It began with beef rendang ($10). Tempe, peanuts, anchovies, and of course beef rendang, packed in seaweed with rice and cucumber a bit of peanut sauce and the requisite spicy mayo make up this cross-cultural creation. With the crunch of the dried fish and the candy coated peanuts known as sambal kacang, it’s tempting to dismiss the rendang roll as just nasi lemak in roll form, but it’s really an entirely new animal, a true Indonesian fusion dish. It’s served with the same green horseradish and pickled ginger you’ll find at many other sushi spots on Queens Boulevard, but it didn’t need either. Since the kitchen doesn’t make miso soup, I asked for a bowl of beefy, garlicky bakso broth. (more…)
Slippery chewy cold noodles coated in a chili-spiked sauce have been a favorite since I slurped my first sesame-slicked strand. Here in Queens the cold noodle game gets way deeper than sesame noodles, Sichuan noodles, or even near ubiquitous cold skin noodles from Xi’an Famous Foods. That depth is best measured by something I like to call Tibetan style cold skin noodle sushi. I discovered it at Lhasa Fast Food, a Himalayan hot spot hidden behind a cell phone store. (more…)
Gimbap—a Korean after-school snack that at its most minimalist form consists of little more than American cheese, white rice, and daikon rolled up in seaweed—is not exactly anybody’s version of extreme eats. Sure there are more flavorful varieties like spicy tuna and spicy squid, both of which I find quite lovely and enjoy at Song’s Family Food in Murray Hill, Queens. To find a truly extreme kimbap, or gimbap, as it’s also spelled, I had to turn to the internet, specifically Korean cooking Youtube channel cookat TV.(more…)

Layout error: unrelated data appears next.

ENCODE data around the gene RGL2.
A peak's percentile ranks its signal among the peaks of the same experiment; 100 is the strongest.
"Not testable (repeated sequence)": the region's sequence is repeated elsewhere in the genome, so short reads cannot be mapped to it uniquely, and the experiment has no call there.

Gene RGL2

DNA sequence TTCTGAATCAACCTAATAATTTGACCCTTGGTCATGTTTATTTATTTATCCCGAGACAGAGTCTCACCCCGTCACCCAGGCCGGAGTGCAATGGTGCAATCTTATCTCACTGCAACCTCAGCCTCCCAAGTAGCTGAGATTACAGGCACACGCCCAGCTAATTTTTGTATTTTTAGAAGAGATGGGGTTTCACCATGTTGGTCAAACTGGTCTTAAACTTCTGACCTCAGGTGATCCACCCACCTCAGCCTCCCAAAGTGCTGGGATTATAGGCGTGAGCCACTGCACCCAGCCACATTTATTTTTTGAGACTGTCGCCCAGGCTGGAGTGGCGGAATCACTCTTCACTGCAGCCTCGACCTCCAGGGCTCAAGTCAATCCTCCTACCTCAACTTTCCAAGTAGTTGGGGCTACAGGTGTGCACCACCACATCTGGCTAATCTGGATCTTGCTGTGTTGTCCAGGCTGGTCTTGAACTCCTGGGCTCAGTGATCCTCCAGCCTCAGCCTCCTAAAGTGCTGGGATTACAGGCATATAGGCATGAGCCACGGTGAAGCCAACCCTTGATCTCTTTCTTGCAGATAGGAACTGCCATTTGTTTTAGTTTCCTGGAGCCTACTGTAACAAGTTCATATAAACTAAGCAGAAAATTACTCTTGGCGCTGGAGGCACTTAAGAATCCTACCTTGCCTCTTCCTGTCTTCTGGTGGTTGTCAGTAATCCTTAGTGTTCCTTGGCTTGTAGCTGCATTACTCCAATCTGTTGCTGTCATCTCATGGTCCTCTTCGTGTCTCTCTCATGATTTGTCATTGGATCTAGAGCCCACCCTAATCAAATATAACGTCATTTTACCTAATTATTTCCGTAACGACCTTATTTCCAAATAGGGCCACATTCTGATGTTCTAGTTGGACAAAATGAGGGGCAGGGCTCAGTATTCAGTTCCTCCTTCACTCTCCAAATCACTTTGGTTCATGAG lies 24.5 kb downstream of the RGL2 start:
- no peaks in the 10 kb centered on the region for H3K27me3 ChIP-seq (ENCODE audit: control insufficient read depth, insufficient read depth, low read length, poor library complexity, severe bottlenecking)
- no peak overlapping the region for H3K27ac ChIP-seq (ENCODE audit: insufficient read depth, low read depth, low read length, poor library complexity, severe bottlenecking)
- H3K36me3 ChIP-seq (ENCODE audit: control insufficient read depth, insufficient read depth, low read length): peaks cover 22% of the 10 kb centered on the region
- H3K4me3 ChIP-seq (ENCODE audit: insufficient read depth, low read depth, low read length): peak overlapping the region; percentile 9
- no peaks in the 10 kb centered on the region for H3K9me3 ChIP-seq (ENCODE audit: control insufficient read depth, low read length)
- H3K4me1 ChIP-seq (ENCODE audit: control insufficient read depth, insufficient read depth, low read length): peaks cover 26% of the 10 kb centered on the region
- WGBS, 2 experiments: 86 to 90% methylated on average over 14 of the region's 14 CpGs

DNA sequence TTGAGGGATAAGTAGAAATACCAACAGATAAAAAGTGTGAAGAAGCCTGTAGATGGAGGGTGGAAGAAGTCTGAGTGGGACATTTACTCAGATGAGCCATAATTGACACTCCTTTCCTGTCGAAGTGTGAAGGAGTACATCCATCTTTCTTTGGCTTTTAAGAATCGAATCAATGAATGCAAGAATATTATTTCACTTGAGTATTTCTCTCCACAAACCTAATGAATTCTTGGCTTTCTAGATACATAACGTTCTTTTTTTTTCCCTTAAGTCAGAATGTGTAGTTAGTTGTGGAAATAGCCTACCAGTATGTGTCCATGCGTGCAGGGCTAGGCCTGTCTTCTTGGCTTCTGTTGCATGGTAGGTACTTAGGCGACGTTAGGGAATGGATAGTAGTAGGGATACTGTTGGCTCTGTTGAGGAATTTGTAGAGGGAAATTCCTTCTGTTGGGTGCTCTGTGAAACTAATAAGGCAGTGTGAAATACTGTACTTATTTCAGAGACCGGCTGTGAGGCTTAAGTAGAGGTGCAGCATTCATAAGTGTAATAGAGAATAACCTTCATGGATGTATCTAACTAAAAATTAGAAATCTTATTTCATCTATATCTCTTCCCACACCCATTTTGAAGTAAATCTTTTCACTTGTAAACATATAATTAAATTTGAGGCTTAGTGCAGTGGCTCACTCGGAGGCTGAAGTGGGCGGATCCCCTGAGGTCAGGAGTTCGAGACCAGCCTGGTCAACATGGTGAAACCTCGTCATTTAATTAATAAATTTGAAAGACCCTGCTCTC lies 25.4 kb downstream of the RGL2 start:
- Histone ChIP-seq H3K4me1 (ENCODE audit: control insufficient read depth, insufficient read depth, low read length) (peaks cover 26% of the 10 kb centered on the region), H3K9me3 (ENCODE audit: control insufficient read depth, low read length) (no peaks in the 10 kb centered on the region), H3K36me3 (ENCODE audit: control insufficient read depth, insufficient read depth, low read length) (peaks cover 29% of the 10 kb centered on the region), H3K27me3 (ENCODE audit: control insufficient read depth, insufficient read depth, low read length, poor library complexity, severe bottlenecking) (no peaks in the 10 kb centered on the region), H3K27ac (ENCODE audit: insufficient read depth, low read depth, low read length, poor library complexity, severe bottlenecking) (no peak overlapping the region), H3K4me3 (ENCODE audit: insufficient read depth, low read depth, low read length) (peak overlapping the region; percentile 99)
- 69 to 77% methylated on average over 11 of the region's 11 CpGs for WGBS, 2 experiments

The Madison Square Park area has never been known for izakaya, the Japanese gastropubs that are haunts of salarymen, sake drinkers, and adventurous eaters alike. Izakaya NoMad is out to change all that as I learned during a press dinner recently. With a whimsical dining room featuring a Godzilla mural, it offers an accessible alternative that sits somewhere between the rarefied air of a Sakagura and St. Marks’ grease bespattered yakitori joints. (more…)
A couple of weeks ago I had the pleasure of dining at Momo Sushi Shack with my good friend Tyson Ho. While everything was excellent—especially the red wattle pork chop with greens—the standout of the evening had to be the live uni. With its creamy texture and marine flavor with a touch of funk it was like the triple crème brie of the sea. Tyson pronounced it his “best bite of the year.” (more…)
I can count on one hand the number of times I’ve ordered salmon at a sushi bar. At least one of those times was a monstrous Philadelphia roll. Novelty rolls are common at Japanese restaurants in Queens, but not at Katsuno. Yuka Seo and her husband Chef Seo pride themselves on authenticity at their Forest Hills sushi haven. (more…)